I knew about Tay-Sachs Disease as a half ashkenazi Jewish gal, but didn't even know about the BRCA gene until I watched an episode of my light n fluffy Girly show's "The Bold Type" 5 months ago. Never in a million years did it even occur to me to check If I had the BRCA gene. My mother and grandmother didn't have breast cancer, so I thought that meant, no family history.

The BRCA gene is very prevalent in Ashkenazi Jews and is “The Breast Cancer Gene” you have an 80% higher risk of getting breast cancer in your lifetime if you are BRCA positive as opposed to the average person having a 5% chance. It is estimated that one in forty Ashkenazi Jewish women has a BRCA gene mutation. The reason they tested me for it is because I'm relatively young to be diagnosed, only 35. I also have a family history on my mother's Ashkenazi side, even though slightly removed. My grandfather’s sister and his brother's daughter had it. His brother's daughter was a marathon runner, fit as a fiddle and had breast cancer and a double mastectomy at age 45.

I sat with the genetic counsellor and as she told me I had the BRCA2 gene I went into “freeze mode” again. "Ok, what now? What needs to be done? When can I meet with the plastic surgeon?"

I knew that by being BRCA2 Positive just like Angelina Jolie I would have to have a double mastectomy.

At the beginning of this journey I thought that was the scariest part and now it was a reality. All I wanted to know was if I could have a skin sparing mastectomy and keep my nipples.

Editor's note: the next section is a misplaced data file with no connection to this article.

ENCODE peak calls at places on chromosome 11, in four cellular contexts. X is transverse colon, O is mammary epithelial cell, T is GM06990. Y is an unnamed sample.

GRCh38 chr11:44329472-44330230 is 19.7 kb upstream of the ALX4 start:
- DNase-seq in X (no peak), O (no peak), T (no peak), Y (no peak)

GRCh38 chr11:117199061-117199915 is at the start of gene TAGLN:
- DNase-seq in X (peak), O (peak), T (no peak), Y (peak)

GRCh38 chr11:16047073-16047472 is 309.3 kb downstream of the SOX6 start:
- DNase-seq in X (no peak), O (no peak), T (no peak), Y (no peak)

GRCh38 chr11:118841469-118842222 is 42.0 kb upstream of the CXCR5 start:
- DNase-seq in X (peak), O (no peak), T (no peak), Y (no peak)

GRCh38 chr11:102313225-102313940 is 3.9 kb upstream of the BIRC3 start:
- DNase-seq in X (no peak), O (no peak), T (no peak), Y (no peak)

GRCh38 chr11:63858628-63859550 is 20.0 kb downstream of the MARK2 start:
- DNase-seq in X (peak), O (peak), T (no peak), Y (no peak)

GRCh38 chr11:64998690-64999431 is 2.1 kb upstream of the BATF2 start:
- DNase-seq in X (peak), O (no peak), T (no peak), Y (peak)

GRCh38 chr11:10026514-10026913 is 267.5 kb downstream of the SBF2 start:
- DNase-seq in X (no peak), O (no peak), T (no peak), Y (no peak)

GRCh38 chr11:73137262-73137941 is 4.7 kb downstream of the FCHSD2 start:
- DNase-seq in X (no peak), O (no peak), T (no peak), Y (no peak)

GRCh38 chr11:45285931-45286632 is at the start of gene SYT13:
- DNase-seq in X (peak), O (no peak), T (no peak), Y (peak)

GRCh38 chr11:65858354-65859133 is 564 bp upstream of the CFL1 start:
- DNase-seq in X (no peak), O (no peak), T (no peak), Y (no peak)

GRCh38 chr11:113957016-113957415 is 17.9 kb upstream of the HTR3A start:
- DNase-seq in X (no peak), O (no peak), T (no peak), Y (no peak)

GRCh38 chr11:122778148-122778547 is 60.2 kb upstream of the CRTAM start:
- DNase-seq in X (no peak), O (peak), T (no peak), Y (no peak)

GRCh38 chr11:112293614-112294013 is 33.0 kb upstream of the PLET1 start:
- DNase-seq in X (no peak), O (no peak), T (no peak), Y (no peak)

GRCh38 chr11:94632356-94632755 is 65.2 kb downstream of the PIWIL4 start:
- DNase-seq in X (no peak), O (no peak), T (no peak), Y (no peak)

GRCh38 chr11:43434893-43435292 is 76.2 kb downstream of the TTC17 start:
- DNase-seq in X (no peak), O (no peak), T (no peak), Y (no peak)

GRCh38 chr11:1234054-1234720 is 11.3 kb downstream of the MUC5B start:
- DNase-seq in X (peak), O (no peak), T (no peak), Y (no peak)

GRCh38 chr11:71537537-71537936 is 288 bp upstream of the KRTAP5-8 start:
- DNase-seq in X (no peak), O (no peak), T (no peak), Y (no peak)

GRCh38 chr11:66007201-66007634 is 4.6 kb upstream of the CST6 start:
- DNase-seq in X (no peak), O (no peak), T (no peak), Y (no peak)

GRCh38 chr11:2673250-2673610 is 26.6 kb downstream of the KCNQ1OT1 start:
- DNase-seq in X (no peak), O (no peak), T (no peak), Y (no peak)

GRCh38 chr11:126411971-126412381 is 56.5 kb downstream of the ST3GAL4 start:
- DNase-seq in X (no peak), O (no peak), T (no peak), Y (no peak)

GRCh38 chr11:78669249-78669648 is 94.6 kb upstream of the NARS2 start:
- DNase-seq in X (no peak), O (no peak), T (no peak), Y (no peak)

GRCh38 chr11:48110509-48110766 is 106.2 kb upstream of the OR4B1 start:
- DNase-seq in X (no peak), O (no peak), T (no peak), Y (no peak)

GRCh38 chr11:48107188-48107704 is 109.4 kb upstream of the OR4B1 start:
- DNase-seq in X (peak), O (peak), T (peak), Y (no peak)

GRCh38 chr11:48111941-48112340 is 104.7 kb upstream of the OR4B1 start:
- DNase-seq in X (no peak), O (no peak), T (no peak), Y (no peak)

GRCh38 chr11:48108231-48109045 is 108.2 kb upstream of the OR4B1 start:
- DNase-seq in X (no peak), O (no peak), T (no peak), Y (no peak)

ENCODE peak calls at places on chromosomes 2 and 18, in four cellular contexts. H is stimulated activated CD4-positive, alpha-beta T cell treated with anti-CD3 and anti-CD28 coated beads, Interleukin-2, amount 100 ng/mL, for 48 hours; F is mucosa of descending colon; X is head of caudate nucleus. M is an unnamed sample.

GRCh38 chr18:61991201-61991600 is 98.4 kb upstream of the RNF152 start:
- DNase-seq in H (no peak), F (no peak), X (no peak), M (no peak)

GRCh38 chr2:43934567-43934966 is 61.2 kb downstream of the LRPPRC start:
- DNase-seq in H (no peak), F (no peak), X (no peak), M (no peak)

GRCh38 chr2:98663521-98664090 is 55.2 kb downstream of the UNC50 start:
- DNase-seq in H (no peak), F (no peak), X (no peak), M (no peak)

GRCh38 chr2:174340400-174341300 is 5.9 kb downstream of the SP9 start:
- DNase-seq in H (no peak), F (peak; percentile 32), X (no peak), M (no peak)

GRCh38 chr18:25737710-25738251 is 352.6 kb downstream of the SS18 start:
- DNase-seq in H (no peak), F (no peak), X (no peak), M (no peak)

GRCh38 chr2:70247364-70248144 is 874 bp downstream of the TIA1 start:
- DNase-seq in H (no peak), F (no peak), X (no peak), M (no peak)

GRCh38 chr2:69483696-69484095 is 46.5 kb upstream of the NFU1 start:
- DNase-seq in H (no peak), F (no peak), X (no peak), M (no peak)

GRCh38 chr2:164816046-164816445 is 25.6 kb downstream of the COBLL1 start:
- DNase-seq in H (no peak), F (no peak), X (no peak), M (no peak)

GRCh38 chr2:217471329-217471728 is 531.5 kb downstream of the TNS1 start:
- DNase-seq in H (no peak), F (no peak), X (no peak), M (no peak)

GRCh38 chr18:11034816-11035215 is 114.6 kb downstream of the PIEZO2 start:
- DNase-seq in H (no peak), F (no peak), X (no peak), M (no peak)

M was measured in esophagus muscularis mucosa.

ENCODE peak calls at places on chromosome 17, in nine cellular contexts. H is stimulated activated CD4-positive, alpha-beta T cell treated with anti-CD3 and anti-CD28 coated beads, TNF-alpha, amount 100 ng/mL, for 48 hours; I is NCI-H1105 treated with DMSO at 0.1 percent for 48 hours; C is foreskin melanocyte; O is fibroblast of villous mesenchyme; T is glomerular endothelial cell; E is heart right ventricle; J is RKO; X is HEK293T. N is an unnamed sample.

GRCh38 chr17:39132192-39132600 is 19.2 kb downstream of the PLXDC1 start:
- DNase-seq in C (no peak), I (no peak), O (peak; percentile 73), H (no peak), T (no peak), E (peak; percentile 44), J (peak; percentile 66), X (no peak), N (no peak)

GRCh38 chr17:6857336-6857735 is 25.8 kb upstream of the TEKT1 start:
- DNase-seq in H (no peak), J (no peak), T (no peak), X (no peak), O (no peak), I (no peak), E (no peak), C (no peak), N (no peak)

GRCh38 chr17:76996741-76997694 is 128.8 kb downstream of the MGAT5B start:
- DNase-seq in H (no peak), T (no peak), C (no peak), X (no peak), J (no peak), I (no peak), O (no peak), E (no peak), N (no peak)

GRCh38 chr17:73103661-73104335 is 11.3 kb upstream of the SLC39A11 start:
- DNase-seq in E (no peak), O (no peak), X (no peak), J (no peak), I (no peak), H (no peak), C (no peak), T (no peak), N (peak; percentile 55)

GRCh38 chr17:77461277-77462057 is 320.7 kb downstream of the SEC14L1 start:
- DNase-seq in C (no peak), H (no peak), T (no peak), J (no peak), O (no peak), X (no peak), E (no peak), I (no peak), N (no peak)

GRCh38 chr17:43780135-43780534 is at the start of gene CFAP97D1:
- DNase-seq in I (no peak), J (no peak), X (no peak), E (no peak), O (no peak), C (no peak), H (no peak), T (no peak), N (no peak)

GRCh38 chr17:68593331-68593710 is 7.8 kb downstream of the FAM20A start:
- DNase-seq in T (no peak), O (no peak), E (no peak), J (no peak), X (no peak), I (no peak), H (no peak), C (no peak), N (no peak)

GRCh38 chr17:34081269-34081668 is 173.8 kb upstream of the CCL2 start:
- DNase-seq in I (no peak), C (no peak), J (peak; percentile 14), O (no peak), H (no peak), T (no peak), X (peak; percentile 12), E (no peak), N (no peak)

I am in the process of freezing my eggs at the moment. I intended to do it last year as I am 35, career orientated and I don't want to have children right now. It had to be done to safeguard my fertility as an aggressive form of treatment such as chemotherapy could bring on early menopause. Being 35 and single, my mother was finally at ease. Being a Jewish Mother, every guy I started seeing, she would say, “he would be a good sperm donor" she was obsessed, borderline nuts! She came with me to the fertility specialist at The Cape Fertility Clinic who assured her that frozen eggs do not need to be fertilised with sperm to create an embryo to have an effect, their success rate is just as good on their own.

The next day I sat in my plastic surgeon’s office. He started describing the procedure and that I would likely lose my right nipple as it was on the side where the tumour was. I just burst into tears. I was really positive and optimistic until this point but reality hit, this was actually happening, my beautiful breasts were going. My mother reminded me that this invasion needs to come out and I’ll just get a fabulous pair of new breasts and be cancer-free! We walked out of the plastic surgeon's office and saw a paraplegic man missing a leg and I thought, it could be worse.